- Nora Roberts


A new thriller about one man's ice-cold malice, and one woman's fight to reclaim her life.

Former Army brat Morgan Albright has finally planted roots in a friendly neighborhood near Baltimore. Her friend and roommate Nina helps her make the mortgage payments, as does Morgan's job as a bartender. But after she and Nina host their first dinner party—attended by Luke, the flirtatious IT guy who'd been chatting her up at the bar—her carefully built world is shattered. The back door glass is broken, cash and jewelry are missing, her car is gone, and Nina lies dead on the floor.

Soon, a horrific truth emerges: It was Morgan who let the monster in. "Luke” is actually a cold-hearted con artist named Gavin who targets a particular type of woman, steals her assets and identity, and then commits his ultimate goal: murder.

What the FBI tells Morgan is beyond chilling. Nina wasn't his type. Morgan is. Nina was simply in the wrong place at the wrong time. And Morgan's nightmare is just beginning. Soon she has no choice but to flee to her mother's home in Vermont. While she struggles to build something new, she meets another man, Miles Jameson. He isn't flashy or flirtatious, and his family business has deep roots in town. But Gavin is still out there hunting new victims, and he hasn't forgotten the one who got away.



Her dreams and goals were simple and few.



Nora Roberts has had over 230 books published. I’ve only read a small fraction of this impressive number and very few of her thrillers, and yet, Identity is so similar to the ones I’ve read that I struggled to differentiate them. It’s probably proof that she does write her own books and doesn’t have a secret conglomerate of ghostwriters pumping out titles for her, but it does defeat the purpose of reading new releases if they barely differ from previous books.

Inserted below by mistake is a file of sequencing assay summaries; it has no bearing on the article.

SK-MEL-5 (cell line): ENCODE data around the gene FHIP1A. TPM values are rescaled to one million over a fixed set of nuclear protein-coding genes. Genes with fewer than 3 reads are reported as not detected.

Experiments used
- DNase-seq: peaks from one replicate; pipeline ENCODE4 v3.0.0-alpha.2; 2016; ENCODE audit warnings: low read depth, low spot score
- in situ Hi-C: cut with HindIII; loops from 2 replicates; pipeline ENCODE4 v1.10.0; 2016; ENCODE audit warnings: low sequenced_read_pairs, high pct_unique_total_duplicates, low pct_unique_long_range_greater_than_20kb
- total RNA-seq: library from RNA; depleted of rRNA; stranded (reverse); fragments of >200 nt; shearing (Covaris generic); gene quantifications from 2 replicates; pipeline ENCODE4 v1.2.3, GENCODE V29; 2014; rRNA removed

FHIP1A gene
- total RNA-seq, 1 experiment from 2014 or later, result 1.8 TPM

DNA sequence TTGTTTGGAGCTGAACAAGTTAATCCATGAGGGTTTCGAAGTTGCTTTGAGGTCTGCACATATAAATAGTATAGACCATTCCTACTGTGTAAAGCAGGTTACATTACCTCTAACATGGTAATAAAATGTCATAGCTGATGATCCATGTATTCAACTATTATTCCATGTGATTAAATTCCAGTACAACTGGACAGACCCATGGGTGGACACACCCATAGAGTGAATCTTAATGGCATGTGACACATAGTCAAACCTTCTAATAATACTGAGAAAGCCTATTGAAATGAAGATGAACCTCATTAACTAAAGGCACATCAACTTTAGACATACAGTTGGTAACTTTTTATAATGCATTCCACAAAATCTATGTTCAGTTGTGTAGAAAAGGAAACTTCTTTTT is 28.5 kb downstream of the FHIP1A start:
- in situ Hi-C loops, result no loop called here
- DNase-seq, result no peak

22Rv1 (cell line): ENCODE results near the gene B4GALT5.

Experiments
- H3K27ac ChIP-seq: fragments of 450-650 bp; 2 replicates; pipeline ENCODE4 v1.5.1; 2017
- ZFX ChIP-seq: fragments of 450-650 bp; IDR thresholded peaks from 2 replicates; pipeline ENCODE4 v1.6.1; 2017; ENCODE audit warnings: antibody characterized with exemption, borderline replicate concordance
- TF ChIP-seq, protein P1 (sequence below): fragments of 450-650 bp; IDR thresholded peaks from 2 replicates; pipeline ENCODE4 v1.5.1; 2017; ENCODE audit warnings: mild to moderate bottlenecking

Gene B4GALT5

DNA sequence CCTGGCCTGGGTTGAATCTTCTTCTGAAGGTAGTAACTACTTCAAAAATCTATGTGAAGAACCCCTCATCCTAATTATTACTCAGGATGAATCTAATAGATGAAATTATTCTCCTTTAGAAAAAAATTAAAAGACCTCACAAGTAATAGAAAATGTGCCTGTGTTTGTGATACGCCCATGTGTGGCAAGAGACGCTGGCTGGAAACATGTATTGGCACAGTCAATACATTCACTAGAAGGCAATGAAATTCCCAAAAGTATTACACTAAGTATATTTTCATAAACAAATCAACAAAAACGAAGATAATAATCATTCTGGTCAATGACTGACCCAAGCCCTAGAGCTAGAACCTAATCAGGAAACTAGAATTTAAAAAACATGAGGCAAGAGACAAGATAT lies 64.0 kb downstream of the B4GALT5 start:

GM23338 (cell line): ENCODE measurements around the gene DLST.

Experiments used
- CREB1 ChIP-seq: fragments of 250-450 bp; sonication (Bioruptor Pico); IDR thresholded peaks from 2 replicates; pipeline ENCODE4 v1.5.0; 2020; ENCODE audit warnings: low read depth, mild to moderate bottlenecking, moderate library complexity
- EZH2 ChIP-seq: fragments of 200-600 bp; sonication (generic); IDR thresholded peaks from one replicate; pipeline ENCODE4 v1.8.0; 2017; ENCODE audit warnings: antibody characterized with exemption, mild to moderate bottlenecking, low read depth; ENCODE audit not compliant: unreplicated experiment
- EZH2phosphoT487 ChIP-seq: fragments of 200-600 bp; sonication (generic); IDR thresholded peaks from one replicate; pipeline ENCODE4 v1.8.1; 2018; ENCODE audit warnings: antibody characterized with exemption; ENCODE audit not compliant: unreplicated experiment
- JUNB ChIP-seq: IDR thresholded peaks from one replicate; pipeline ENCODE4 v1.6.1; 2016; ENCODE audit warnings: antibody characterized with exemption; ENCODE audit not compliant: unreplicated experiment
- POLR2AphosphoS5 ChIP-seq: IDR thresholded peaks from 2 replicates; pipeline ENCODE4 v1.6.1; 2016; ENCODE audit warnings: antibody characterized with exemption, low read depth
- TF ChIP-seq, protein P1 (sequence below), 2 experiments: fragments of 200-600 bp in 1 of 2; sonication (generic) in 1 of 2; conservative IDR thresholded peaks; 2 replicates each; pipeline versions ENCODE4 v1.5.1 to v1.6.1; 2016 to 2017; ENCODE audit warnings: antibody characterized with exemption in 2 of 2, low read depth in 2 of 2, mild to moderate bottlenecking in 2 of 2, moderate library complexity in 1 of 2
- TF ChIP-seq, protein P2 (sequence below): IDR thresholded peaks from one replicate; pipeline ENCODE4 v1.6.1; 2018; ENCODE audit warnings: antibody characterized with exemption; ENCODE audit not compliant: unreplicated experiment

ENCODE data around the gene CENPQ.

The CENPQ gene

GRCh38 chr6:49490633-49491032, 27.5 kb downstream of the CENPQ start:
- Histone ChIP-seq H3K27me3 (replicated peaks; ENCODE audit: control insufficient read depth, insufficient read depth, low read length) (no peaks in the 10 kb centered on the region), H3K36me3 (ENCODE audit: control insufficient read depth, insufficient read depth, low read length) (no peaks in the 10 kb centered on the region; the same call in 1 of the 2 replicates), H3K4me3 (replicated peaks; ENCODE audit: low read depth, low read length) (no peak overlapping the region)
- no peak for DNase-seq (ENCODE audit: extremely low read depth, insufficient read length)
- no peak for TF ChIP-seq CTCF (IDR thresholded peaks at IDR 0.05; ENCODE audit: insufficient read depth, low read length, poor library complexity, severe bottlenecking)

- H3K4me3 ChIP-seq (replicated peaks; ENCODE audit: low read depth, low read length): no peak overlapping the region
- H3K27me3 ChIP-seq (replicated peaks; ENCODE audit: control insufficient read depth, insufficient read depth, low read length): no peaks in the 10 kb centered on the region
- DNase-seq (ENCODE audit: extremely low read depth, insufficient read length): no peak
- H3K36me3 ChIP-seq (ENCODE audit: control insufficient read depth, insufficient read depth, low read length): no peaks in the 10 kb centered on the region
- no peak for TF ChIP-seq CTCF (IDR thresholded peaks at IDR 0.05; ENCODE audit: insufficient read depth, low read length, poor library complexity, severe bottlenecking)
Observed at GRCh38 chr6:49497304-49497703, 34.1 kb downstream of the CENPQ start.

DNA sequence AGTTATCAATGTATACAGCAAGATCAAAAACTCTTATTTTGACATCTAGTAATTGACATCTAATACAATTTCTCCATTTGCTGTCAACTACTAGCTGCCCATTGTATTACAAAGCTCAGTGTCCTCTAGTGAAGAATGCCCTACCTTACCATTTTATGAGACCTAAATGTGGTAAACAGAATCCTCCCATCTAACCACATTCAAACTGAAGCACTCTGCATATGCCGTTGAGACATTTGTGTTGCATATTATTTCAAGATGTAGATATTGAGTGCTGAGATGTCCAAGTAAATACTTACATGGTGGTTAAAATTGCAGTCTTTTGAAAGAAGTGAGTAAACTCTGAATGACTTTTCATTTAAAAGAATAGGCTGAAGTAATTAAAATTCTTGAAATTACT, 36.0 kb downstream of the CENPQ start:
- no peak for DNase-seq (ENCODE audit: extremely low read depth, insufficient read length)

I love a good thriller, and Identity started very promising. When we first meet Gavin as Luke, he is very convincing as a travelling IT consultant falling for Morgan. Unfortunately, once his true nature is revealed, the ‘thriller’ aspect of this book is pretty much over. I understand that we’re meeting him pretty far along in his life of crime, and he’s starting to devolve, but the climax of this particular thread of the narrative is more than a little underwhelming.

True to form, Roberts did an excellent job writing the rehabilitation of the relationship between Morgan and her mother and grandmother. It may have been incredibly cringey every time Morgan felt the need to call her own family members her ‘ladies’, but the rest of it was very well written. It was nice to see Morgan reevaluating her goals, rebuilding her life, and finding happiness in a way she may not have expected.

Overwhelmingly average, there may have been a few enjoyable moments, but nothing very memorable. Identity is just not one of Robert’s more unique endeavours.



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